HomeThe MarketDriven: 2016 Kia Sedona SXL

Driven: 2016 Kia Sedona SXL


Optional chrome-trimmed rocker panels enhance the look of the 2016 Kia Sedona SXL | Larry Edsall photos
Optional chrome-trimmed rocker panels enhance the look of the 2016 Kia Sedona SXL | Larry Edsall photos

Stylish is not an adjective often used to modify minivan, but if you need a versatile vehicle that seats as many as eight people, the 2016 Kia Sedona SXL is as stylish as you’re likely to find. Provided, of course, you opt for the SXL Technology Package which not only includes the chrome-accented side sills that give this minivan is stylish, even sleek appearance, but:

  • Xenon HID headlamps with high-beam assist;
  • Lane-departure warning technology;
  • Forward-collision warning technology (blind-spot mirrors are standard equipment);
  • Surround-view monitor;
  • Smart cruise control;
  • A 1215-volt power inverter in the cargo area.IMG_5031


Of course, there’s a tradeoff for looking good: The package adds $2,800 to the vehicle’s price.

Opt, as on our test vehicle, to provide your rear-seat passengers with an entertainment system and you’re adding another $1,095 to the price, which starts at $39,900 for the SXL and thus, with freight and handling, turns into a $44,690 out-the-door bottom line.

If that sounds like a lot of money for a minivan, consider your alternatives — a big, heavy sport utility, a less-attractive minivan, or leaving Grandma or a couple of the kids home instead of letting them share the fun of a family outing.

Kia launched the latest generation of its Sedona minivan for the 2015 model year and the 2016 is the same vehicle with a few upgrades and new options, such as a standard rear-view camera in all versions, new cloth for the seats in the L and LX models, standard heated seats for the EX and an 8-passenger seating option for the SX. The top-of-the-line SXL gets those new side-sill and technology package options.

All Sedonas carry at 276-horsepower, 3.3-liter V6 engine and 6-speed automatic transmission. Most get 17-inch wheels, but 18s are standard on some and the SXL get’s 19-inch chrome alloys that add to its stylish appearance.

But larger wheels and tires and side sills also add weight and reduce fuel economy, though the SXL still is rated by the federal government at 17 mpg in town and at 22 on the highway, or 19 overall. And yet, we averaged in the mid-20s during our week with the car.IMG_5037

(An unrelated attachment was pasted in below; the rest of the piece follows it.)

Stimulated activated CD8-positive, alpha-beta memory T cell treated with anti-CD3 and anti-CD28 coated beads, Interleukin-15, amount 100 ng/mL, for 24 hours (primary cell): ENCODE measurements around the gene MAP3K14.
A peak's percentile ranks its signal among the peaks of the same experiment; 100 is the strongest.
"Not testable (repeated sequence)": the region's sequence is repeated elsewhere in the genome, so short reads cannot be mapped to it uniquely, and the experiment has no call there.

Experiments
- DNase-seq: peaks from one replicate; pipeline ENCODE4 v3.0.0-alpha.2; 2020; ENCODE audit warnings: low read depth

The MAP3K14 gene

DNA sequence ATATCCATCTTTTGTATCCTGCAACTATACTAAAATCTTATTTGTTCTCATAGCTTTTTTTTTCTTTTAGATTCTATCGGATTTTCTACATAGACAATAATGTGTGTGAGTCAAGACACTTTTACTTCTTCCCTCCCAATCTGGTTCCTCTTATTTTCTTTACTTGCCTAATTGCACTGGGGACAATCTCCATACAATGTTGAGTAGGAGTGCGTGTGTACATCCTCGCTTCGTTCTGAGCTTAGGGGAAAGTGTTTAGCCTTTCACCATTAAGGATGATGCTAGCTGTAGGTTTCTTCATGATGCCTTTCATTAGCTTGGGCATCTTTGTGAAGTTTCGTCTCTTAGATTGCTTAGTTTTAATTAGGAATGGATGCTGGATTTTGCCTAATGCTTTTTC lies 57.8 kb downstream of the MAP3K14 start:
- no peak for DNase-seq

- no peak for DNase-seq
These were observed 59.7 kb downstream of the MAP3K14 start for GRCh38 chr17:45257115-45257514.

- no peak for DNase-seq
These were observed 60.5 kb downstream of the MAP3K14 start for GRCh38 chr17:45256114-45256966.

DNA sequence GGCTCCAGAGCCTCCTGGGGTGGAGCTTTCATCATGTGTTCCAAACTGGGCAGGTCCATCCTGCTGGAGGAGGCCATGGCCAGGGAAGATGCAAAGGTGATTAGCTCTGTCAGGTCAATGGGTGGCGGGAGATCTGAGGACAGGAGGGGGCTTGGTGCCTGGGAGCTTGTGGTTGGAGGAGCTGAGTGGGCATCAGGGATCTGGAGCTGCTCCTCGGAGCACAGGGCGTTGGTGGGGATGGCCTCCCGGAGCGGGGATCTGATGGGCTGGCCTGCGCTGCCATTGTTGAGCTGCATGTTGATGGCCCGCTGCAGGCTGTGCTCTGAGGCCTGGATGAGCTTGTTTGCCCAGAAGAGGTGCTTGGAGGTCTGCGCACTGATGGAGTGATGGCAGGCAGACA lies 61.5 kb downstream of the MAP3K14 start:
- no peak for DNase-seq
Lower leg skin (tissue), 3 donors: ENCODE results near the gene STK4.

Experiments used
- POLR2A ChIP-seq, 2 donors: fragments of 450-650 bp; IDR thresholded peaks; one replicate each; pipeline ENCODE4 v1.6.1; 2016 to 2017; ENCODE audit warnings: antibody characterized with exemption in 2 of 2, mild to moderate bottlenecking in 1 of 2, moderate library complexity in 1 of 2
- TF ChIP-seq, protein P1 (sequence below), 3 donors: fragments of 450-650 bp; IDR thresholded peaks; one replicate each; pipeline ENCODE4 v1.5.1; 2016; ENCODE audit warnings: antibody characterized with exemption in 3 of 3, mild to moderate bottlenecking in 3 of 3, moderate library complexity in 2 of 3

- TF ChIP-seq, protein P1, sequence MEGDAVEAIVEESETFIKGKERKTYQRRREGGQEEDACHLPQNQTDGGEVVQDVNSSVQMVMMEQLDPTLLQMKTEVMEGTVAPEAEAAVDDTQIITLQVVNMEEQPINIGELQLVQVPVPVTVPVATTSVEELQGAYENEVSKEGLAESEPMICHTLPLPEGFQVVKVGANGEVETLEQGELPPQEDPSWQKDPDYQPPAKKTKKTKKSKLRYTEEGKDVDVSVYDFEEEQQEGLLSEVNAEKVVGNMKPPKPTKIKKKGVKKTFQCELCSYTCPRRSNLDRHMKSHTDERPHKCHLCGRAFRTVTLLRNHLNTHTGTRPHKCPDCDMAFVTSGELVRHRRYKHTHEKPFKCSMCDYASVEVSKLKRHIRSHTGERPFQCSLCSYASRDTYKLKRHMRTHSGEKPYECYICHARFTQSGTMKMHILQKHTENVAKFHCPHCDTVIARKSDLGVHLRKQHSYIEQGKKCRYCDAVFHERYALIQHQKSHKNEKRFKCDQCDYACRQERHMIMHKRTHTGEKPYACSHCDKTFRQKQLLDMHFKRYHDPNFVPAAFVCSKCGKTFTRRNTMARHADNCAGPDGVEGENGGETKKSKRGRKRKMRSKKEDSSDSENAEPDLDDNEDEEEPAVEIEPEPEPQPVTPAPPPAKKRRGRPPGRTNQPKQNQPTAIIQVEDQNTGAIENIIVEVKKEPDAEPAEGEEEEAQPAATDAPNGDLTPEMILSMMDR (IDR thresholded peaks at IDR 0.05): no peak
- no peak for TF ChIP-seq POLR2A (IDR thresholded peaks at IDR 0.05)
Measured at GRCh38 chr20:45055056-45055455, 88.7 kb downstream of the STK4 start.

As befitting a $40K minivan, the interior is downright luxurious. There are sunshades for the rear side windows and a pair of sunroofs — one over the front seats and another that stretches over the second and third rows. The sliding doors and rear liftgate open and close at the touch of a button (or the key fob). The exterior mirrors automatically fold out of the way when the vehicle is parked.

There are triple-zone HVAC controls and even the glovebox is cooled.

Seats are covered in two-tone Nappa leather. The front row seats are heated and ventilated. The second row seats have footrests that pivot forward at the touch of a switch.

The SXL gets an Infinity audio system had enables you to hear tones missed by lesser systems (one passenger heard something she feared might be a problem with the car until she realized it was an unusually low-range tone in the music).

There’s a deep storage area behind the third row and the rear cargo area light doubles as a removable flashlight.

For those who either need or want a minivan, the Sedona seems to us to present the state of the art.IMG_5032

2016 Kia Sedona SXL
Vehicle type: 7/8-passenger minivan, front-wheel drive
Base price: $39,900 Price as tested: $44,690
Engine: 3.3-liter V6, 276-horsepower @ 6,000 rpm, 248 pound-feet of torque @ 5,200 rpm Transmission: 6-speed automatic
Wheelbase: 120.5 inches Overall length/width: 201.4 inches / 78.1 inches
Curb weight: 4,539 pounds
EPA mileage estimates: 17 city / 22 highway / 19 combined
Assembled in: South Korea






Larry Edsall
A former daily newspaper sports editor, Larry Edsall spent a dozen years as an editor at AutoWeek magazine before making the transition to writing for the web and becoming the author of more than 15 automotive books. In addition to being founding editor at ClassicCars.com, Larry has written for The New York Times and The Detroit News and was an adjunct honors professor at the Walter Cronkite School of Journalism and Mass Communication at Arizona State University.

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